Fine-screen shale shakers. Usually refers to shale shakers that vibrate screens with a balanced elliptical or linear motion. These are usually capable of processing large flow rates of drilling fluid through 120 to 250 mesh screens.
Fine solids. Solids 44–74 microns in diameter, or sieve size 325–200 mesh. See: API RP 13C.
Fishing. Operations on the rig for the purpose of retrieving sections of pipe, collars, or other obstructive items that are in the hole and would interfere with drilling or logging operations.
Flat decked. Shaker screens that do not have a crowned, or bowed, surface.
Flat gel. A condition wherein the gel strength does not increase appreciably with time and is essentially equal to the initial gel strength. Opposite of progressive gel. See:progressive gel, zero-zero gel.
Flight. On a decanting centrifuge, one full turn of a spiral helix, such as a flute or blade of a screw-type conveyor. See: blade, flute.
Flipped. A slang term for an extreme imbalance in a drilling fluid. In a water-in-oil emulsion, the emulsion is identified as ‘‘flipped’’ when the continuous and dispersed phases separate and the solids begin to settle.
Floc. Small gelatinous masses of solids formed in a liquid.
Flocculates. A group of aggregates or particles in a suspension formed by electrostatic attraction forces between negative and positive charges. Bentonite clay particles have negatively charged surfaces that will attract positive charges such as those of other bentonite positive edge charges.
Flocculating agent. Substances, for example, most electrolytes, a few polysaccharides, certain natural or synthetic polymers, that bring about the thickening of a drilling fluid. In Bingham plastic fluids, the yield point and gel strength increase with flocculation.
Flocculation. (1) Loose association of particles in lightly bonded groups, sometimes called ‘‘flocs,’’ with nonparallel association of clay platelets. In concentrated suspensions, such as drilling fluids, flocculation results in gelation. In some drilling fluids, flocculation may be followed by irreversible precipitation of colloids and certain other substances from the fluid, such as red beds and polymer flocculation. (2) A process in which dissimilar electrical charges on clay platelets are attracted to each other. This increases the yield point and gel strength of a slurry.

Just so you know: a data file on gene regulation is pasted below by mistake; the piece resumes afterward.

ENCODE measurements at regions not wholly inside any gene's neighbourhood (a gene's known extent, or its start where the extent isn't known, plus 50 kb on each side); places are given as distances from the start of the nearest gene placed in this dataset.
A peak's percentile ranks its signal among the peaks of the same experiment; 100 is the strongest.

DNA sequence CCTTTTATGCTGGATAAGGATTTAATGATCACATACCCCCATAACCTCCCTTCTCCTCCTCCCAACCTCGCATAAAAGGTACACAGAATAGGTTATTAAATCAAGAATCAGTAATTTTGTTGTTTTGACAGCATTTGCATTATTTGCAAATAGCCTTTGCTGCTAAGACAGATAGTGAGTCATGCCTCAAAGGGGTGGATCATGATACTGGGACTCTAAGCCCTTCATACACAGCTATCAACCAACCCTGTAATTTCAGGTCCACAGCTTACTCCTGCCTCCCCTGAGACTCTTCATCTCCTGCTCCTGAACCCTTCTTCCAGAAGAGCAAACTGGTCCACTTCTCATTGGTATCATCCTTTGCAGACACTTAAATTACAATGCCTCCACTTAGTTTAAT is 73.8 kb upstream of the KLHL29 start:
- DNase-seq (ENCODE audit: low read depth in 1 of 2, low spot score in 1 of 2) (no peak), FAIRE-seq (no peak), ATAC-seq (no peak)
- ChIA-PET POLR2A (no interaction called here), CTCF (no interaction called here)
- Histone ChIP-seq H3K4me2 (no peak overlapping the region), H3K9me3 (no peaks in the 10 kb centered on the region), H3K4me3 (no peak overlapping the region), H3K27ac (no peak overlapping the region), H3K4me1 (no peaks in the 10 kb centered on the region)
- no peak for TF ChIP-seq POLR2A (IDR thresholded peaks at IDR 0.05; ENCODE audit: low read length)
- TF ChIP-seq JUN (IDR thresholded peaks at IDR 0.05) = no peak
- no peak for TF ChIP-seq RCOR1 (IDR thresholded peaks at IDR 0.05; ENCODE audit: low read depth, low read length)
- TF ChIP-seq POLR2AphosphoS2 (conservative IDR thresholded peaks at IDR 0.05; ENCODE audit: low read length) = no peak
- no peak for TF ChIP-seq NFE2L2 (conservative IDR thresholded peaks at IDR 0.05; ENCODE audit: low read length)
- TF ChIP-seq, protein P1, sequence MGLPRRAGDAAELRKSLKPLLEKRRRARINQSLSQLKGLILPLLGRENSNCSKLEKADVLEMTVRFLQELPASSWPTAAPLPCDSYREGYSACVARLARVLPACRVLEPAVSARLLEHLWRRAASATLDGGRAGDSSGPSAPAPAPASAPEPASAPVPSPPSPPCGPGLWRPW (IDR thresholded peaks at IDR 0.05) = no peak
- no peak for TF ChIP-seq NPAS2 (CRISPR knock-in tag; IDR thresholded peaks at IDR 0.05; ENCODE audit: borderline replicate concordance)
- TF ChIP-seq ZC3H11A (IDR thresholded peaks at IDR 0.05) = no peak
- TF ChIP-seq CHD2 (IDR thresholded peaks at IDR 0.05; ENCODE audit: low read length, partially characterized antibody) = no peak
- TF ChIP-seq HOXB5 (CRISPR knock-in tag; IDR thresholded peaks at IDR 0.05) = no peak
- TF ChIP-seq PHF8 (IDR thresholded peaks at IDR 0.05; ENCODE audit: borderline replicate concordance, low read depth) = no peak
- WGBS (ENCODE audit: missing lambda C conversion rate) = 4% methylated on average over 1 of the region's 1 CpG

Flooding. (1) The effect created when a screen, hydrocyclone, or centrifuge is fed beyond its capacity. (2) Flooding may also occur on a screen as a result of blinding.
Flowback pan. A pan or surface below a screen that causes fluid passing through one screen to flow back to the feed end of a lower screen.
Flow capacity. The rate at which a shaker can process drilling fluid and solids. This depends on rnany variables, including shaker configuration,design and motion, drilling fluid rheology, solids loading, and blinding by near-size particles. See: feed capacity.
Flow drilling. Drilling in which there is a constant flow of formation fluid.
Flowline. The pipe (usually) or trough that conveys drilling fluid from the rotary nipple to the solids-separation section of the drilling fluid tanks on a drilling rig.
Flow rate. The volume of liquid or slurry moved through a pipe in one unit of time, that is, gpm, bbl/min, etc. See: circulation rate.
Flow streams. With respect to centrifugal separators, all liquids and slurries entering and leaving a machine, such as feed drilling fluid stream plus dilution stream equals overflow stream plus underflow stream.
Fluid. Any substance that will readily assume the shape of the container in which it is placed. The term includes both liquids and gases. It is a substance in which the application of every system of stress (other than hydrostatic pressure) will produce a continuously increasing deformation without any relation between time rate of deformation at any instant and the magnitude of stress at the instant.